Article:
Stay Relevant in the Workplace — Identify as a Learner

Stay Relevant in the Workplace — Identify as a Learner

In 2013, a study from Oxford University about the future of work concluded with the controversial prediction that 47% of all jobs are at risk of being eliminated by artificial intelligence and automation. A more recent study from the University of Mannheim suggested a more modest figure, just 9%. 

Even if the lower figure is more accurate, it’s still quite sobering as we finish the tenth (and what some economists consider the last) year of the current economic expansion, to consider what to do when the next recession hits, and what jobs will still exist when it ends — it seems that nearly 1 in 10 jobs will go away, at minimum. 

It’s not all bad news — does anyone really lament the fact that we no longer need to route our phone calls through a telephone switchboard operator? But someone who is working in a field that is the modern equivalent of telephone switchboard operator needs to consider how to keep working as the economy moves into another phase. 

One of the best strategies to hang on to your job is to identify as a learner. When new technology comes into the workplace to replace workers, someone needs to stay who knows how to use that technology. If nobody fits the bill, the company may train its top workers to take over, but someone who is already ahead of the curve will have an edge. 

What to Learn 

One of the challenges in identifying as a learner is to figure out what to learn. That isn’t always easy in a quickly changing marketplace. The best way to do this is to stay informed about the direction the industry is moving as well as the direction the company is moving. 

If a company’s competitors are adopting new technology, it’s best to start learning it before your company adopts it. In addition to that, it’s a good idea to follow what new technologies a company’s vendors and customers are adopting as well. 

Not all learning has to be technology-based. If a company is thinking of opening a new branch office or expanding sales to another country, it might be a good idea to start learning the language. Even if you don’t become fluent, you’ve identified yourself as a learner who will remain valuable to the company in a number of different business environments, and if it comes time to staff the new office, someone who knows a little of the language is better than someone who doesn’t speak it at all. 

Be creative in looking for skills to pick up. Even getting an international driver’s license can be a useful skill. 

How to Learn 

Many people assume that if their company needs its employees to gain a new skill, they’ll offer free training. This is not necessarily true. If there is a poor match between the employees and the new skill set required, they may just let the employees go and hire a new, smaller batch of employees.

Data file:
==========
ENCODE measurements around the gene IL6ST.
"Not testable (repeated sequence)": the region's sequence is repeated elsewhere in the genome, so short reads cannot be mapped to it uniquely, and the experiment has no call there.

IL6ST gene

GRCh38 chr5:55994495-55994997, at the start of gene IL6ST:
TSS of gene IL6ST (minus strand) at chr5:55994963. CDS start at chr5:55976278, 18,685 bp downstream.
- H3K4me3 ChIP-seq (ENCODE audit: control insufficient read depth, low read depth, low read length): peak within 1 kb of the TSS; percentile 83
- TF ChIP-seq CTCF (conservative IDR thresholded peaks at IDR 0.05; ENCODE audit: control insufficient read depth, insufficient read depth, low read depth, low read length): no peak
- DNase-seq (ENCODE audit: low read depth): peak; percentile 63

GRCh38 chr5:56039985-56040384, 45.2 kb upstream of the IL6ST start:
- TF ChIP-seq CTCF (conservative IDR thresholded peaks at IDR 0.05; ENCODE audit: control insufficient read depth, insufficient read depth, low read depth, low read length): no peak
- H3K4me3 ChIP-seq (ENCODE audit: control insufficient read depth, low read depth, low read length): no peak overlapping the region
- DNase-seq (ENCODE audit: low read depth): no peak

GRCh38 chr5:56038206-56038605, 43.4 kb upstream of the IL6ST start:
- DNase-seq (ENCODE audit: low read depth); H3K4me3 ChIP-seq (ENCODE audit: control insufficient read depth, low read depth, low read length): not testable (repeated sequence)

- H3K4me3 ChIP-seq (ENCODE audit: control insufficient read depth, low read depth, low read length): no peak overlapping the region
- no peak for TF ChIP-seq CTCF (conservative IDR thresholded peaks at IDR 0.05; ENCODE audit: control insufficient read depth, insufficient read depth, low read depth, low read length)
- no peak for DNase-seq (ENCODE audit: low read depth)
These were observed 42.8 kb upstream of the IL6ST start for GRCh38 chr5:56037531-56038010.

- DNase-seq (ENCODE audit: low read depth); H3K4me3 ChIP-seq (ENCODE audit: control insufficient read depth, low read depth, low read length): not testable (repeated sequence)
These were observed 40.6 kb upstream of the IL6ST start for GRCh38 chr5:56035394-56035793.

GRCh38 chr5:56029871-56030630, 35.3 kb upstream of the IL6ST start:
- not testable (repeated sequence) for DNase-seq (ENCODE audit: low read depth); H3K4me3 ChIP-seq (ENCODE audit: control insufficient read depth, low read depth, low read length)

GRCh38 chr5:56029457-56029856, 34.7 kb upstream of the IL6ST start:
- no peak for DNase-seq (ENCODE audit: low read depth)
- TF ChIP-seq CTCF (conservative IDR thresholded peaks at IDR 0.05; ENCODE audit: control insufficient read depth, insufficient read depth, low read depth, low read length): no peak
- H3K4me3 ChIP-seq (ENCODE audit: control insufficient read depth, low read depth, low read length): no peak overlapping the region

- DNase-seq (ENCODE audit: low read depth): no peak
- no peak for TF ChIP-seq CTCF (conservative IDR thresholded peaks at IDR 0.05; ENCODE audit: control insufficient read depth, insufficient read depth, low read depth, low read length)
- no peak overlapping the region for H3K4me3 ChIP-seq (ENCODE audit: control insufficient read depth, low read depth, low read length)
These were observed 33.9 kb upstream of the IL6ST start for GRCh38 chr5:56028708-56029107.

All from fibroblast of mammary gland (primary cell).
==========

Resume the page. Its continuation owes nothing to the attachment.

There is something to be said though for familiarity with company policies, history, and legacy, and if they can find seasoned employees who also know the new skills required, they’ll keep them. The bottom line here is that nobody can count on free training from the company. 

Fortunately, technology has given us a number of solutions. A web search for the term MOOC (which stands for Massive Open Online Courses) will result in a treasure trove of matches, such as Coursera, edX, Khan Academy, and a number of free online course offerings from traditional universities such as Yale. Some of these courses are simply YouTube videos of recordings of the traditional class held in a lecture hall, others are designed specifically for an online audience. Some are free, some charge tuition. Some offer credit, some don’t. But whatever you’re looking to learn, you’ll almost certainly find an online class for it. 

It doesn’t have to take that much effort either. Some learning can be done in your spare time. For example, if you have a long commute on public transportation, consider downloading some learning apps. Coursera, edX, and Khan Academy all have smartphone apps where you can learn the material from your phone. If you’re learning a language, a number of companies offer language learning apps or audio material that you could use if you have a driving commute. 

Demonstrating Value and Willingness to Adapt

If you stay ahead of the curve, you’ll probably end up wasting a bit of time learning some skills that you never end up using, but the important thing is that people know you’re a learner. This is why it’s especially important to let your manager and colleagues know what you’re doing. Find ways to mention the skills you’ve learned, and keep your resume up to date. Talk to your manager about how the skills would come in useful at your company, and always be on the lookout for the next skill to acquire.

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